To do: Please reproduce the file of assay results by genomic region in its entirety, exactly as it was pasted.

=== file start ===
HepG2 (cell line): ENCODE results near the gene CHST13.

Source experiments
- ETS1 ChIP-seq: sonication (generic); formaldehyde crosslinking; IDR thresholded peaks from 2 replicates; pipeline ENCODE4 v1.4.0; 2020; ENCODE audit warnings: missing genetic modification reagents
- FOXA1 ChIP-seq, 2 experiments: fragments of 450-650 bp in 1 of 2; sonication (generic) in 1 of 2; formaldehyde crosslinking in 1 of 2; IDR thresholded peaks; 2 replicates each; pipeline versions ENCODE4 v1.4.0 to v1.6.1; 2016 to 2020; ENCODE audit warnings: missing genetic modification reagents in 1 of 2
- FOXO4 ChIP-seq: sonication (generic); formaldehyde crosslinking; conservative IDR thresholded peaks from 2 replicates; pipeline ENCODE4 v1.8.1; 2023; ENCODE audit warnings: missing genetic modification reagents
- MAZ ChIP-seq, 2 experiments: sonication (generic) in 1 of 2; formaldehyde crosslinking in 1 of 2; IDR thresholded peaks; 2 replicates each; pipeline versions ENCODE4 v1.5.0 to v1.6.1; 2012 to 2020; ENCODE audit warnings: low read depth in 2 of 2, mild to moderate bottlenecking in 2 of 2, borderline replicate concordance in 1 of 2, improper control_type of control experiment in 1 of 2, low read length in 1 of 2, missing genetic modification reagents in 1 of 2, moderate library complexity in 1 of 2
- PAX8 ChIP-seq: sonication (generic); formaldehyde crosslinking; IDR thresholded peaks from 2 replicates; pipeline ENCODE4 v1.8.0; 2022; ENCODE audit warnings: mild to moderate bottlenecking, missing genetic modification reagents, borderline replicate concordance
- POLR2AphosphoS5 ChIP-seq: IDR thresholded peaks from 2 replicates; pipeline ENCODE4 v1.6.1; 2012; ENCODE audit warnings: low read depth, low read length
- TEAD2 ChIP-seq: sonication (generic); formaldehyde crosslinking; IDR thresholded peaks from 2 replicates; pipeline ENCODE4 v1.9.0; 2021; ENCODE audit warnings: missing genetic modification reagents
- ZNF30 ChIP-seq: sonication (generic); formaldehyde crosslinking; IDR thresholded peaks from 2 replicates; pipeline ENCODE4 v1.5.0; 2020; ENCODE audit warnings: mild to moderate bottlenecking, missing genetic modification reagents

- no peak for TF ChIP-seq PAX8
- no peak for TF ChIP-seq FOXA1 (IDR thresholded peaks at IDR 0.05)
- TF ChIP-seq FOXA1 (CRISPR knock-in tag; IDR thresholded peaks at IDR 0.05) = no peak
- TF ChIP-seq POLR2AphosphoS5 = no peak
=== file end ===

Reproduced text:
HepG2 (cell line): ENCODE results near the gene CHST13.

Source experiments
- ETS1 ChIP-seq: sonication (generic); formaldehyde crosslinking; IDR thresholded peaks from 2 replicates; pipeline ENCODE4 v1.4.0; 2020; ENCODE audit warnings: missing genetic modification reagents
- FOXA1 ChIP-seq, 2 experiments: fragments of 450-650 bp in 1 of 2; sonication (generic) in 1 of 2; formaldehyde crosslinking in 1 of 2; IDR thresholded peaks; 2 replicates each; pipeline versions ENCODE4 v1.4.0 to v1.6.1; 2016 to 2020; ENCODE audit warnings: missing genetic modification reagents in 1 of 2
- FOXO4 ChIP-seq: sonication (generic); formaldehyde crosslinking; conservative IDR thresholded peaks from 2 replicates; pipeline ENCODE4 v1.8.1; 2023; ENCODE audit warnings: missing genetic modification reagents
- MAZ ChIP-seq, 2 experiments: sonication (generic) in 1 of 2; formaldehyde crosslinking in 1 of 2; IDR thresholded peaks; 2 replicates each; pipeline versions ENCODE4 v1.5.0 to v1.6.1; 2012 to 2020; ENCODE audit warnings: low read depth in 2 of 2, mild to moderate bottlenecking in 2 of 2, borderline replicate concordance in 1 of 2, improper control_type of control experiment in 1 of 2, low read length in 1 of 2, missing genetic modification reagents in 1 of 2, moderate library complexity in 1 of 2
- PAX8 ChIP-seq: sonication (generic); formaldehyde crosslinking; IDR thresholded peaks from 2 replicates; pipeline ENCODE4 v1.8.0; 2022; ENCODE audit warnings: mild to moderate bottlenecking, missing genetic modification reagents, borderline replicate concordance
- POLR2AphosphoS5 ChIP-seq: IDR thresholded peaks from 2 replicates; pipeline ENCODE4 v1.6.1; 2012; ENCODE audit warnings: low read depth, low read length
- TEAD2 ChIP-seq: sonication (generic); formaldehyde crosslinking; IDR thresholded peaks from 2 replicates; pipeline ENCODE4 v1.9.0; 2021; ENCODE audit warnings: missing genetic modification reagents
- ZNF30 ChIP-seq: sonication (generic); formaldehyde crosslinking; IDR thresholded peaks from 2 replicates; pipeline ENCODE4 v1.5.0; 2020; ENCODE audit warnings: mild to moderate bottlenecking, missing genetic modification reagents

- no peak for TF ChIP-seq PAX8
- no peak for TF ChIP-seq FOXA1 (IDR thresholded peaks at IDR 0.05)
- TF ChIP-seq FOXA1 (CRISPR knock-in tag; IDR thresholded peaks at IDR 0.05) = no peak
- TF ChIP-seq POLR2AphosphoS5 = no peak